The Difference That Data Operations Make in How Countries Fight COVID-19
Singapore has had greater success fighting COVID-19 than other countries. Data operations have been one element of their success, and the lessons are both concrete and worth a closer examination. Private funds and allocators looking for a roadmap through these times should take note.
Adam Rogers of Wired picked up recent analysis in the medical journal, The Lancet, on how different Asian countries have faired under pressure from COVID-19. Two things in particular have distinguished places like Singapore, who have kept cases at a manageable level relative to Italy or potentially the U.S.
One was making proactive and sometimes controversially aggressive decisions early, based on past experience of the various health systems with previous pandemics. But the second is they have built a data operations capability that takes into account the lessons of SARS, H1N1 and previous outbreaks.
Readers of this blog know our opinion on how amateurs talk strategy, and professionals talk logistics, as well as the idea that operational productivity is superior to managerial productivity. In other words, the decisions made by Singapore, and their ability to carry them out, was due to investments made in their data operations.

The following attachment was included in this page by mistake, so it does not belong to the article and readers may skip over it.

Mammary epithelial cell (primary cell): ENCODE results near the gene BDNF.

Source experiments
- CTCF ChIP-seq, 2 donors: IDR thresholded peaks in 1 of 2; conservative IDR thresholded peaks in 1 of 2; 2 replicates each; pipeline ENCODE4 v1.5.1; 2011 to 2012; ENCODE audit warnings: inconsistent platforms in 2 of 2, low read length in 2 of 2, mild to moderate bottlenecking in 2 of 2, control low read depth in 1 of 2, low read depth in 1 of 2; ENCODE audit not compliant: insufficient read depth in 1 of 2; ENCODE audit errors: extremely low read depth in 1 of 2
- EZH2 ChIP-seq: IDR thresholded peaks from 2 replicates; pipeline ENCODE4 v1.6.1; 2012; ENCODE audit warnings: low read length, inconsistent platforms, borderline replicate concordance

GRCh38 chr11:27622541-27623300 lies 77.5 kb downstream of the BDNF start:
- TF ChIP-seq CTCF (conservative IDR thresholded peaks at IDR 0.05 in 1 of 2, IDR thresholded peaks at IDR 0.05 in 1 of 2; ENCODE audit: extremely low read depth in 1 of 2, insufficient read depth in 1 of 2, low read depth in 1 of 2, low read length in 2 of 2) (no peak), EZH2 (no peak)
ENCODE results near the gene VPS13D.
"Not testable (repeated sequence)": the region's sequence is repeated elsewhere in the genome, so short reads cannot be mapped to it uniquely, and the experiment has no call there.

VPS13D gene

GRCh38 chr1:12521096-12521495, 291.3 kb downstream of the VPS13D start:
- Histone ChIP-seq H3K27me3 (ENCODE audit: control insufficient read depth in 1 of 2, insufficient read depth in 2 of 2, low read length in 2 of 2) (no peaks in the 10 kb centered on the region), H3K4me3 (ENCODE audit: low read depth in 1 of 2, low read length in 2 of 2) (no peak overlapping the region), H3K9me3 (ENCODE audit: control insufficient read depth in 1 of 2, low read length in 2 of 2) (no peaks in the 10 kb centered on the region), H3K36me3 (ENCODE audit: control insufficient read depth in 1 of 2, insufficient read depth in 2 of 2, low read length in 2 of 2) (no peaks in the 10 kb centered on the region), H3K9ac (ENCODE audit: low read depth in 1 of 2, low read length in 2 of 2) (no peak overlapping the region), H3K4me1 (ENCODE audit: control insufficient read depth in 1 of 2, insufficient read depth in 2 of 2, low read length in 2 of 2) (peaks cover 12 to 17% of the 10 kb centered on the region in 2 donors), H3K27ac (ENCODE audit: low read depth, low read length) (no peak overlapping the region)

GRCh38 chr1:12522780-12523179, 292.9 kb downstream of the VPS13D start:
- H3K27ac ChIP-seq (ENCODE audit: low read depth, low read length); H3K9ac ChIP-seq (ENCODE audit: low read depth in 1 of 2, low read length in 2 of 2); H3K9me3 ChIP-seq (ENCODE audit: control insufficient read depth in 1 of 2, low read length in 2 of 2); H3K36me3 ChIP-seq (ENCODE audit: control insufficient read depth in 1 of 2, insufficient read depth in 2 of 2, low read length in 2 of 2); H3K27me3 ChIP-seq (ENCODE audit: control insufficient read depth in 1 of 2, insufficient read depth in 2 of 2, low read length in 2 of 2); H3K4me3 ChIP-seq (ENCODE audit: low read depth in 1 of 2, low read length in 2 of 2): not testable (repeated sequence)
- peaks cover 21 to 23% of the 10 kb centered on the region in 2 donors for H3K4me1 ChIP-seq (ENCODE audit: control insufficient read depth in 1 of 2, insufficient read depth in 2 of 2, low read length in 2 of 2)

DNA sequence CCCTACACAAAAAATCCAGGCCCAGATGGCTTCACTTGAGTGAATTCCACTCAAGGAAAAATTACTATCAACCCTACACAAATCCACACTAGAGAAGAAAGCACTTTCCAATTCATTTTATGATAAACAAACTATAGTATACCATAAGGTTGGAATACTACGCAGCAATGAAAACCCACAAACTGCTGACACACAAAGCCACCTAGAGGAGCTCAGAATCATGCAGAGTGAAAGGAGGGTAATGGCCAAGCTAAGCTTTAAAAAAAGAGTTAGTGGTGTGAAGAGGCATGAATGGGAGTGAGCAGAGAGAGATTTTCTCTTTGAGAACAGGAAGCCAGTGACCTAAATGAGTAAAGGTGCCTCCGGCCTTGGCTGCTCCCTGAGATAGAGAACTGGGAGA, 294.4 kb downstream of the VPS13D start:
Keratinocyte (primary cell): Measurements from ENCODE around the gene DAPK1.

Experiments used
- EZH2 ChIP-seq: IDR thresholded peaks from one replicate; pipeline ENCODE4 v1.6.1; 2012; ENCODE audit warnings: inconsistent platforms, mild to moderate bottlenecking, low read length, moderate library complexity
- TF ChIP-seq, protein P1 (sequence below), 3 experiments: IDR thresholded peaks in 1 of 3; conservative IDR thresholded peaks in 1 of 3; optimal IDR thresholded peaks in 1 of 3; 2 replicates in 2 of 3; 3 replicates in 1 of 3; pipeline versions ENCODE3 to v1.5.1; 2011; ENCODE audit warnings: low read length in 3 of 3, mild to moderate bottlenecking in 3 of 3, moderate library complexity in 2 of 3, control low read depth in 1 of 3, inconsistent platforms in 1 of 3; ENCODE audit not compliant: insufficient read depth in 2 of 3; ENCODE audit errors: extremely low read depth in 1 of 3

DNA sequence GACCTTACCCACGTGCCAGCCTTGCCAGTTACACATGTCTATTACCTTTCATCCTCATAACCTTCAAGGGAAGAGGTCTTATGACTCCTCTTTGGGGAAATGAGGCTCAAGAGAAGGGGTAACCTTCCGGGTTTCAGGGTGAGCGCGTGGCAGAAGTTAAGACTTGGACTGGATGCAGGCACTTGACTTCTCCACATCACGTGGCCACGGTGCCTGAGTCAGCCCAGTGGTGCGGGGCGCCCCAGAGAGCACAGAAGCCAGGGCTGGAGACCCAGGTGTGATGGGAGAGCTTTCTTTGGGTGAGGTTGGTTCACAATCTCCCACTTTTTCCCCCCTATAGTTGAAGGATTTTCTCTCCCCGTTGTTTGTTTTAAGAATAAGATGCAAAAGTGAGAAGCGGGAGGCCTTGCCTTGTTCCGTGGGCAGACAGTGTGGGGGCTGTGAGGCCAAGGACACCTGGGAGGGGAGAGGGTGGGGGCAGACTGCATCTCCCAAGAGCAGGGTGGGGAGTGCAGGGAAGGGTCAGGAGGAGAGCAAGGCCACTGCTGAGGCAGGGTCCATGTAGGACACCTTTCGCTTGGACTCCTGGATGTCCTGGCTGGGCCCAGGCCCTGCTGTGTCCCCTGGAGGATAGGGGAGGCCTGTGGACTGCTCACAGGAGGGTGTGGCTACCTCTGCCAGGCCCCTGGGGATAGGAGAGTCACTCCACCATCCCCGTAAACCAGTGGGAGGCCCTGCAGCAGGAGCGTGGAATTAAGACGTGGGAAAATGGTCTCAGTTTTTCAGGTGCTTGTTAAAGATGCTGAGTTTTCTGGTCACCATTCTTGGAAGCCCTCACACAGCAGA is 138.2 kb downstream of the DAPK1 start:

In many cases the investments Singapore and their health systems have made in data operations has been talked about in terms of efficiency and savings. All of these countries have aging populations that are putting pressure on public finances, and strong data operations to discover value are wise investments.
But the speed these data operations grant, their ability to forecast, and the interoperability of the data between systems means these countries had credible intelligence early. They could use that intelligence to both make the decisive moves they made early, and they have been able to communicate to their population and stakeholders more effectively.
This is the point of operational productivity. It makes managerial productivity, sales productivity, and client loyalty better with things like accurate and current portals that can settle nerves. It holds true for private funds as well.
That’s not to say there haven’t been stumbles, but what Rogers’ and The Lancet’s review seem to indicate is that the leaders of these countries and the health systems learn from each stumble and bake the lessons into their human and IT systems. Paul Strassmann might call this an example of using technology as a store of knowledge capital.
Maybe that’s the final point, are your data operations a store of the knowledge capital of your firm? Or are they just a tool.
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